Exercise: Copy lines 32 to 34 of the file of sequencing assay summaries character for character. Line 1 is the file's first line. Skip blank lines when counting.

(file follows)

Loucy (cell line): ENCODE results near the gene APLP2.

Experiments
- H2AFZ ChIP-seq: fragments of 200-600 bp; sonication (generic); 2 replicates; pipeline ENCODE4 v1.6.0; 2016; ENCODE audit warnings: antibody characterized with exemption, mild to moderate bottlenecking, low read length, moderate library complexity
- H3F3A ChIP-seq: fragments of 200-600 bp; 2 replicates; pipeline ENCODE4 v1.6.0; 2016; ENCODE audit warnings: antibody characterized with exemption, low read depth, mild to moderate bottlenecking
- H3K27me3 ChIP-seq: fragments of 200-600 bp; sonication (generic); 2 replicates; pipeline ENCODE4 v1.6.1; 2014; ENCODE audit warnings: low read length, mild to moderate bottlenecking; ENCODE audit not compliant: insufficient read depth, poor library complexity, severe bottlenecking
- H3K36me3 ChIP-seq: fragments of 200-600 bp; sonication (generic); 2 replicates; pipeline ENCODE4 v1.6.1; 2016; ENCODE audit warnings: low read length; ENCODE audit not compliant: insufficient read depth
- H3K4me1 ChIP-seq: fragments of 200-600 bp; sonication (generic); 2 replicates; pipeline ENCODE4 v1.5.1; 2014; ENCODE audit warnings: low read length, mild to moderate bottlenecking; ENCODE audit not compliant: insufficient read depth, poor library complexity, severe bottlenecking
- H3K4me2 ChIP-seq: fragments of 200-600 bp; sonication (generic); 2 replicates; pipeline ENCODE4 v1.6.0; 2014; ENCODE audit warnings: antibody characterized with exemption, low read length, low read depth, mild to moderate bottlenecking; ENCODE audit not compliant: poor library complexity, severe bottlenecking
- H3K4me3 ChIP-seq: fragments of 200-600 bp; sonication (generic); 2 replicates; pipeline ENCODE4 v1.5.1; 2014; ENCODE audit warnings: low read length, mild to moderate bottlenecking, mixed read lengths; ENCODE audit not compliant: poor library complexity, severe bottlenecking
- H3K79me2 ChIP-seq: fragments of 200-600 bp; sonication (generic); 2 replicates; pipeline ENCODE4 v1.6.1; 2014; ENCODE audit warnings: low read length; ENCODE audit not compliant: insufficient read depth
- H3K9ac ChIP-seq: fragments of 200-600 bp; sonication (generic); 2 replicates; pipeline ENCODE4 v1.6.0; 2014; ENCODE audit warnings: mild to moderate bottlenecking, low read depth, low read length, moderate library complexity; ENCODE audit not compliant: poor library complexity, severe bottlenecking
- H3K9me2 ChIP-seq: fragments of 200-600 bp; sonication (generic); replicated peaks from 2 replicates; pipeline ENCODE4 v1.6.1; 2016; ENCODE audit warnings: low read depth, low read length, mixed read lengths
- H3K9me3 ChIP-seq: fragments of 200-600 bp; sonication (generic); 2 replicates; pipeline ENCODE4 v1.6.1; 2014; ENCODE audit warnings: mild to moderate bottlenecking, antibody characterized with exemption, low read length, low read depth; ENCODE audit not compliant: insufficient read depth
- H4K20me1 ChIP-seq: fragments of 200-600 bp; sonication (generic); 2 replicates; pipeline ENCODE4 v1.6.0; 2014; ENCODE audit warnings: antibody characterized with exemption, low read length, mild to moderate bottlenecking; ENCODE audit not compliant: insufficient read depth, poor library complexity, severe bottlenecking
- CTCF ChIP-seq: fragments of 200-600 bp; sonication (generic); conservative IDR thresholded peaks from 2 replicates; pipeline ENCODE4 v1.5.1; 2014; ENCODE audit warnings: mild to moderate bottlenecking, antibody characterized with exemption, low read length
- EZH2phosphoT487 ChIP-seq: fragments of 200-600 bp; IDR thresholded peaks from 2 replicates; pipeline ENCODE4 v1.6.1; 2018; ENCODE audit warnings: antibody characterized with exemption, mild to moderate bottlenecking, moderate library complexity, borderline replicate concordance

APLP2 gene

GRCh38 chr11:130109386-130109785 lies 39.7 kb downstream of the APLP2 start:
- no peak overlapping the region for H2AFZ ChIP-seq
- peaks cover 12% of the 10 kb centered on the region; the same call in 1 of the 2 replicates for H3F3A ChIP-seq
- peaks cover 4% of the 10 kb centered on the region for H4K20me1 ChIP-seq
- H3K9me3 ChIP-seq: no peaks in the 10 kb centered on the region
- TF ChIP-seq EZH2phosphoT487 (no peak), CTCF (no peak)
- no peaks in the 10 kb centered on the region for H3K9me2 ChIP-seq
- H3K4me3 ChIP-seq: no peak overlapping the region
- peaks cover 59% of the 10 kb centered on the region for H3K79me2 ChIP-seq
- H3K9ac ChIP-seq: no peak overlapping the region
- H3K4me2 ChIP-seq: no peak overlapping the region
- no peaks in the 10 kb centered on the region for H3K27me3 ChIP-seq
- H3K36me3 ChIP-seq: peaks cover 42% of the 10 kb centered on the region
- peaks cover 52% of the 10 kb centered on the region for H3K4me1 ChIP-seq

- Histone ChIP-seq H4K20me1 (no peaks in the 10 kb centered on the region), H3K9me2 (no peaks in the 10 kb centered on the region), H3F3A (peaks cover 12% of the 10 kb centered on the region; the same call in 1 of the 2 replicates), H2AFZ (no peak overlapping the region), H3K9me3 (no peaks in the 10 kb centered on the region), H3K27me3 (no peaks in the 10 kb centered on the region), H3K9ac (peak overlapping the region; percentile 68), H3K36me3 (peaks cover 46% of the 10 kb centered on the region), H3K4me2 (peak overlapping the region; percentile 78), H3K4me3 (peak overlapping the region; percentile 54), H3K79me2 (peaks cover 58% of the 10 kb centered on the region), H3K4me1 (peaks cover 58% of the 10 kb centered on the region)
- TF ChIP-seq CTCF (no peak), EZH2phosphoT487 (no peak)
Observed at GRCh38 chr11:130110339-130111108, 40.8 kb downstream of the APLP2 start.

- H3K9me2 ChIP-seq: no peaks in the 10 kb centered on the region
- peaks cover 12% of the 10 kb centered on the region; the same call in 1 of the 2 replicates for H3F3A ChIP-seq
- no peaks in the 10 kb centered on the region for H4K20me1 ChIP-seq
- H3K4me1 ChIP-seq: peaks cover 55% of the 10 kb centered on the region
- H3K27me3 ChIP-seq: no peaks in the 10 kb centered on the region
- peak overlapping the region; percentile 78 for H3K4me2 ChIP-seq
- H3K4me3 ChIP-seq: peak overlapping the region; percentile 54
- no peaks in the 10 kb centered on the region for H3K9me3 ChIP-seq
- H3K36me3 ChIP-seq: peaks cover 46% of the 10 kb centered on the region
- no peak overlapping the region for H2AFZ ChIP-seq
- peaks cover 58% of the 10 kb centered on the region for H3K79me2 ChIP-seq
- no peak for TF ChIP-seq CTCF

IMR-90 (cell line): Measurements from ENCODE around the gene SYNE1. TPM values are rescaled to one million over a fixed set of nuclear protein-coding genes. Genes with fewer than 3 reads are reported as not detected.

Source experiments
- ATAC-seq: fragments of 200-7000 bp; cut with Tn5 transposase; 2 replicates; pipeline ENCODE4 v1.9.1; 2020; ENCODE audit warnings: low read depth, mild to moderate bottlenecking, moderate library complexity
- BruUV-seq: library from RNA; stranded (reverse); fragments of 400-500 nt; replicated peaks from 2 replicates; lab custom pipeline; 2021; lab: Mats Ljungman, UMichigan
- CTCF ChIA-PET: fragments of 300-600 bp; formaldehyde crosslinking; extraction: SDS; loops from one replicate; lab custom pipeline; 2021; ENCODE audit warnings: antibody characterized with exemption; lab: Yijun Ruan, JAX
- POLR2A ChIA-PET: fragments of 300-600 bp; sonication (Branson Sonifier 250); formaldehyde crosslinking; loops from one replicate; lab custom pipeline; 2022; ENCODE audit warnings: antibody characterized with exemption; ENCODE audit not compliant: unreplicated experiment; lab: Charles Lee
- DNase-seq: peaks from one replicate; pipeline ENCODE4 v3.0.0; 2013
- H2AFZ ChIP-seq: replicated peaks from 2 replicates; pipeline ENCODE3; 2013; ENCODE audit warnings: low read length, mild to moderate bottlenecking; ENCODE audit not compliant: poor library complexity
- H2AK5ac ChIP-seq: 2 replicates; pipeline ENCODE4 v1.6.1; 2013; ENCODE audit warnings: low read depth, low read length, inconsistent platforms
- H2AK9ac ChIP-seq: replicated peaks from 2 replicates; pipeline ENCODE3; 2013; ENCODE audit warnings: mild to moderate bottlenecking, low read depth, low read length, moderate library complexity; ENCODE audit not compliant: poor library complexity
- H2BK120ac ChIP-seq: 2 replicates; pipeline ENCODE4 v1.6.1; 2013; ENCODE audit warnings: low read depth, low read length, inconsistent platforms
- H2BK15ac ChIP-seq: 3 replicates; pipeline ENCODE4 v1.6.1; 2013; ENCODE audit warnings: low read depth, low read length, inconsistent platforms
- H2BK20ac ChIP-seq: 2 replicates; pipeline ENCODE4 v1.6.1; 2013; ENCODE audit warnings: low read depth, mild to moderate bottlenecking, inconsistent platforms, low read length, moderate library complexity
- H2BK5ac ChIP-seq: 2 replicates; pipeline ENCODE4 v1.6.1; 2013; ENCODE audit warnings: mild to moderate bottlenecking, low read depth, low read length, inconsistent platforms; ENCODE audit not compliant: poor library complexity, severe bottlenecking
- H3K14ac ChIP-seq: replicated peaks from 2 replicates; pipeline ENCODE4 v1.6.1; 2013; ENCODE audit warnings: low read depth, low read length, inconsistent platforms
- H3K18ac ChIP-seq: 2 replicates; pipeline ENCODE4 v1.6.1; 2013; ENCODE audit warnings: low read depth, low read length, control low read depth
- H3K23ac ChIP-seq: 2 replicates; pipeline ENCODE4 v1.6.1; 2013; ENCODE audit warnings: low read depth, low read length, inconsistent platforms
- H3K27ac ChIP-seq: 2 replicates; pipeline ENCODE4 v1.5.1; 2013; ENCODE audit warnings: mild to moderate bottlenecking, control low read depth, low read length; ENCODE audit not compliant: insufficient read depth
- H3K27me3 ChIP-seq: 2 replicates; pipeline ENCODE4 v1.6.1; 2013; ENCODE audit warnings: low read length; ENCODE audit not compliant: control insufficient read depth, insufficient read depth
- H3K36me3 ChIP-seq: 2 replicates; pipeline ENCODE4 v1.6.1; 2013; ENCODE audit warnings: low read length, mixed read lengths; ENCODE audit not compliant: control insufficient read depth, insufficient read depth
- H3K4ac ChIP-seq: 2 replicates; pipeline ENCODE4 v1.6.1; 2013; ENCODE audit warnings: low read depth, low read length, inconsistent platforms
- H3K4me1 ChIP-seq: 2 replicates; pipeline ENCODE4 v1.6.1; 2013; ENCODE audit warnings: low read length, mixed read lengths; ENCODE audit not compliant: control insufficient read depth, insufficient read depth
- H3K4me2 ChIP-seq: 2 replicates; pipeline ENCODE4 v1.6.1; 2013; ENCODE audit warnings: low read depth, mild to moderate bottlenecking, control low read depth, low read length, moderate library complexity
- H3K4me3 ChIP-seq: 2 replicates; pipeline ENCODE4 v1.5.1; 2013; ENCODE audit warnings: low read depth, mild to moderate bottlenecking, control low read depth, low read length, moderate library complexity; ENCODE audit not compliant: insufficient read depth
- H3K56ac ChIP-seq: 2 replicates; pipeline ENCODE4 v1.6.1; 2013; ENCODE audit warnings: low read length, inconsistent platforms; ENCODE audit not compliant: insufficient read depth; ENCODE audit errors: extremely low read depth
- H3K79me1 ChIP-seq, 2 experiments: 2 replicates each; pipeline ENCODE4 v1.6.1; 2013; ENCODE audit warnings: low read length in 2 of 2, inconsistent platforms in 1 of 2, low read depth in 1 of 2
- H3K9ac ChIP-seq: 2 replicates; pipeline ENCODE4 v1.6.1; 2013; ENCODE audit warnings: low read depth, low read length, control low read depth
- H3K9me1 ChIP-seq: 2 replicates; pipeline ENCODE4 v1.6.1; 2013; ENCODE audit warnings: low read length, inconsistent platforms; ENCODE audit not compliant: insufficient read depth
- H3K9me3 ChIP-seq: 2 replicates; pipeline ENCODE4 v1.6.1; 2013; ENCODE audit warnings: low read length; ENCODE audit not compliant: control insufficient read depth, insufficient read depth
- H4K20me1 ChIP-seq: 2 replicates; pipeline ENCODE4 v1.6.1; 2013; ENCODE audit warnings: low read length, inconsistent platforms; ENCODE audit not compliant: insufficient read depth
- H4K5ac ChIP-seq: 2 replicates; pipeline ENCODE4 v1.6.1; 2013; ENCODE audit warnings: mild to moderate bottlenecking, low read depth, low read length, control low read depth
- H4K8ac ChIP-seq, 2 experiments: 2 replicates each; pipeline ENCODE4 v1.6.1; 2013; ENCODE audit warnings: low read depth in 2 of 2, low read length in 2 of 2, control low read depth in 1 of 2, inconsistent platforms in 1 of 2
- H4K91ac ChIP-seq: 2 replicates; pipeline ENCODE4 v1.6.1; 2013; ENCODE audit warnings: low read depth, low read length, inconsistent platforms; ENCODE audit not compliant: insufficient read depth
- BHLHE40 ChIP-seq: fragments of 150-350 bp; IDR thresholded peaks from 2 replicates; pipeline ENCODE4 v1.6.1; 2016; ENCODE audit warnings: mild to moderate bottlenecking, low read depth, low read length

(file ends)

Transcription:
- Histone ChIP-seq H4K20me1 (no peaks in the 10 kb centered on the region), H3K9me2 (no peaks in the 10 kb centered on the region), H3F3A (peaks cover 12% of the 10 kb centered on the region; the same call in 1 of the 2 replicates), H2AFZ (no peak overlapping the region), H3K9me3 (no peaks in the 10 kb centered on the region), H3K27me3 (no peaks in the 10 kb centered on the region), H3K9ac (peak overlapping the region; percentile 68), H3K36me3 (peaks cover 46% of the 10 kb centered on the region), H3K4me2 (peak overlapping the region; percentile 78), H3K4me3 (peak overlapping the region; percentile 54), H3K79me2 (peaks cover 58% of the 10 kb centered on the region), H3K4me1 (peaks cover 58% of the 10 kb centered on the region)
- TF ChIP-seq CTCF (no peak), EZH2phosphoT487 (no peak)
Observed at GRCh38 chr11:130110339-130111108, 40.8 kb downstream of the APLP2 start.